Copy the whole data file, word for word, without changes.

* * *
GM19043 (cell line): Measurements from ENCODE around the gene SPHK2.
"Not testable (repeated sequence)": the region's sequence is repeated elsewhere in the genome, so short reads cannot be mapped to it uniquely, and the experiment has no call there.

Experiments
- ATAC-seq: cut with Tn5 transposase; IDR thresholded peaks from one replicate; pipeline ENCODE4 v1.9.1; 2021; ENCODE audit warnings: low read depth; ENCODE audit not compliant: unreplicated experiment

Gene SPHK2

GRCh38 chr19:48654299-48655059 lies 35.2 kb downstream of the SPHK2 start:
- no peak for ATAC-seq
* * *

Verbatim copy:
GM19043 (cell line): Measurements from ENCODE around the gene SPHK2.
"Not testable (repeated sequence)": the region's sequence is repeated elsewhere in the genome, so short reads cannot be mapped to it uniquely, and the experiment has no call there.

Experiments
- ATAC-seq: cut with Tn5 transposase; IDR thresholded peaks from one replicate; pipeline ENCODE4 v1.9.1; 2021; ENCODE audit warnings: low read depth; ENCODE audit not compliant: unreplicated experiment

Gene SPHK2

GRCh38 chr19:48654299-48655059 lies 35.2 kb downstream of the SPHK2 start:
- no peak for ATAC-seq